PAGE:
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Social Penetration Theory (Irwin Altman and Dalmas Taylor) The process of developing intimacy with another person

through mutual self-disclosure and other items of vulnerability It is used to explain how relational closeness develops Process of increasing disclosure and intimacy within a relationship and represents a formative theory in the intellectual history of relationship theory (Littlejohns book) A cyclical processit proceeds in back-and-forth cycles A dialectical processit involves management of the never-ending tension between the public and the private

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Affective exchange - Centers on evaluative and critical feelings at a deeper level Stable exchange - Highly intimate ; allows the partners to predict each others actions and responses very well

Personality Structure: Multi-layered Onion Personalities and people are compared to an onion. You peel the outer skin and you find another layer of beliefs Outer Layer - The public self Middle Layer - Semi-private attitudes & beliefs Inner Layer - Values, self-concept, etc. Self-disclosure The voluntary sharing of personal history preferences, attitudes, feelings, values, secrets, etc. with another person; transparency The vehicle towards intimacy The main route to deep social penetration Depth and Breadth of Self-disclosure A. Peripheral items are exchanged more frequently and sooner that private information. B. Self-disclosure is reciprocal, especially in the early stages of relationship development. C. Penetration is rapid at the start but slows down quickly as the tightly wrapped inner layers are reached. D. Depenetration is a gradual process of layer-by-layer withdrawal. Depth of Penetration Degree of intimacy Degree of disclosure in a specific area of an individuals life Breadth of Penetration The range of areas In an individuals life over which disclosure takes place (Littlejohns Book) Stages of Relational Development 1. Orientation - Consists of impersonal communication, in which one discloses only very public information. 2. Exploratory affective exchange Movement to a deeper level of disclosure takes place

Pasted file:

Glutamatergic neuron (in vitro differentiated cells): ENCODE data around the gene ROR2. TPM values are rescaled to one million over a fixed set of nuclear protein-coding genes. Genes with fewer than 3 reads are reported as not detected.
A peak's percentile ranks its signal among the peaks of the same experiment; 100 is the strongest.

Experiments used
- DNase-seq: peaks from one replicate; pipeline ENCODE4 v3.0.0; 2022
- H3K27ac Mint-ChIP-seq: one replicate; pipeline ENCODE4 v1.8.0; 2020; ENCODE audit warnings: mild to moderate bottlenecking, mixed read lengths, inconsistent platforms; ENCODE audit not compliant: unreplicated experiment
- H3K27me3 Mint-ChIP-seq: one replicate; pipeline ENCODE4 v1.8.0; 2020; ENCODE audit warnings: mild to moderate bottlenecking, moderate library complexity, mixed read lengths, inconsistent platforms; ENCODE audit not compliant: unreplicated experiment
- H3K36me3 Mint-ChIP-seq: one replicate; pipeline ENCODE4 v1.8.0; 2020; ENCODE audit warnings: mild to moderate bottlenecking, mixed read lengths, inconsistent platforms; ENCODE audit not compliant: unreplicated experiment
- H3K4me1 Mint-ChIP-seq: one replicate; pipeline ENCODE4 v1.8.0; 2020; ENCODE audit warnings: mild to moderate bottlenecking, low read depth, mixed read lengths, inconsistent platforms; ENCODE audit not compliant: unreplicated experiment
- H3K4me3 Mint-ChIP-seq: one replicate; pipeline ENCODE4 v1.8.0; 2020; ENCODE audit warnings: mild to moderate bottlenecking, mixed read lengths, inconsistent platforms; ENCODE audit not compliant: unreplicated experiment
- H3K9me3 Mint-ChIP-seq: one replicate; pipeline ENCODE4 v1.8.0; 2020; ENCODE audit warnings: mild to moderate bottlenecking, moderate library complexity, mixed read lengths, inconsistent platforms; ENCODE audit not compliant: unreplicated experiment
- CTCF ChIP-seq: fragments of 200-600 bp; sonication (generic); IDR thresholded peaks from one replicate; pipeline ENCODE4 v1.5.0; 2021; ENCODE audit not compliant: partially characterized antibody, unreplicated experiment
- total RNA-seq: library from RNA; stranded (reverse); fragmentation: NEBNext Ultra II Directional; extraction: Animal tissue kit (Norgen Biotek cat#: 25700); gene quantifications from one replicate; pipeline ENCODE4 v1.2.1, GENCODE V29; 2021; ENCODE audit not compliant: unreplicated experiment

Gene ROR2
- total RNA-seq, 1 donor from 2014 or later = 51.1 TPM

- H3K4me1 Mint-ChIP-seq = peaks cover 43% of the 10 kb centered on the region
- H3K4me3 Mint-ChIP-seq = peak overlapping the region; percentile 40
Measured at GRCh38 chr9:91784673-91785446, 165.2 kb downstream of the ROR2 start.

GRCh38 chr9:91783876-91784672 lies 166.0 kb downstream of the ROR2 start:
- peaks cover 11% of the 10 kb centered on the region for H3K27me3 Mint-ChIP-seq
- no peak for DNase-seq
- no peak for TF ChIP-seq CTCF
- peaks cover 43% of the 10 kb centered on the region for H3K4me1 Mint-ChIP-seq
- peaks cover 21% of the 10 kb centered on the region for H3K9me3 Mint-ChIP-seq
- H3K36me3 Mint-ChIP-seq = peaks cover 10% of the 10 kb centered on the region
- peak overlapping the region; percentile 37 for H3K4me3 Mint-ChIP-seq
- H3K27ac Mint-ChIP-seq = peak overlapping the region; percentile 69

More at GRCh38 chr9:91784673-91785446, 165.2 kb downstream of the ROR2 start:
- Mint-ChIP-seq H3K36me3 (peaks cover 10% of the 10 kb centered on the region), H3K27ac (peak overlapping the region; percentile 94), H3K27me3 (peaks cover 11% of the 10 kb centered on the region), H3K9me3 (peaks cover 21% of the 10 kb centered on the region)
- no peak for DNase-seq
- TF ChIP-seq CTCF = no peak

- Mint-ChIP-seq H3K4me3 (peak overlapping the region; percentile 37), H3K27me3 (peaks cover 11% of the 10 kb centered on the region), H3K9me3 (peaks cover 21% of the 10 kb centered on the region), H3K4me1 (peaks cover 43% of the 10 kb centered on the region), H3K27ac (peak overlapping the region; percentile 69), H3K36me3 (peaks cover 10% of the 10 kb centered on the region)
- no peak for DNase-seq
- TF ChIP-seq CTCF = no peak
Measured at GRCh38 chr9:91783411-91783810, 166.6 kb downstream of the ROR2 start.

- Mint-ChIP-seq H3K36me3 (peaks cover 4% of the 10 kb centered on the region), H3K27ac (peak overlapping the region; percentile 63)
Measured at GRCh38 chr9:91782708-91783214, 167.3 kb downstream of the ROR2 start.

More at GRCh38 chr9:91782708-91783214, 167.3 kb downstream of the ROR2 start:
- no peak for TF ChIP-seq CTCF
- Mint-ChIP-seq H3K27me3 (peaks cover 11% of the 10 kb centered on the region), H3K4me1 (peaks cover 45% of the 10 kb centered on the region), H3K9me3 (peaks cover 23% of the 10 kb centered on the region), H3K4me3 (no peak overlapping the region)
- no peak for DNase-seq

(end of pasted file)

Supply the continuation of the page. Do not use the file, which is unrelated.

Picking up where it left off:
Social Exchange Theory (John Thibaut) Based on the exchange of rewards and costs to quantify the values of outcomes from different situations for an individual. People strive to minimize costs and maximize rewards and then base the likeliness of developing a relationship with someone on the perceived possible outcomes. When these outcomes are perceived to be greater, we disclose more and develop a closer relationship with that person (Thibault and Kelley, 1952). Social Exchange. Relationship behavior and status regulated by both parties evaluations of perceived rewards and costs of interaction with each other. Outcome. The perceived rewards minus the costs of interpersonal interaction. Minimax principle of human behavior. People seek to maximize their benefits and minimize their costs. Comparison level (CL). The threshold above which an interpersonal outcome seems attractive; a standard for relational satisfaction. Comparison level of alternatives (CLalt). The best outcome available in other relationships; a standard for relationship stability. Ethical egoism. The believe that individuals should live their lives so as to maximize their own pleasure and minimize their own pain. *Psychological egoism. The minimax principle that undergrids social exchange theory-and therefore social penetration theory as well.

CONCLUSION Relational partners not only assess the rewards and costs of the relationship at a given moment but also use the information they have gathered to predict the rewards and costs in the future. As long as rewards continue to outweigh costs, a couple will become increasingly intimate by sharing more and more personal information.

Group 2
Bongato. Dugenia. Hizon. Samiano. Sampang. Templo.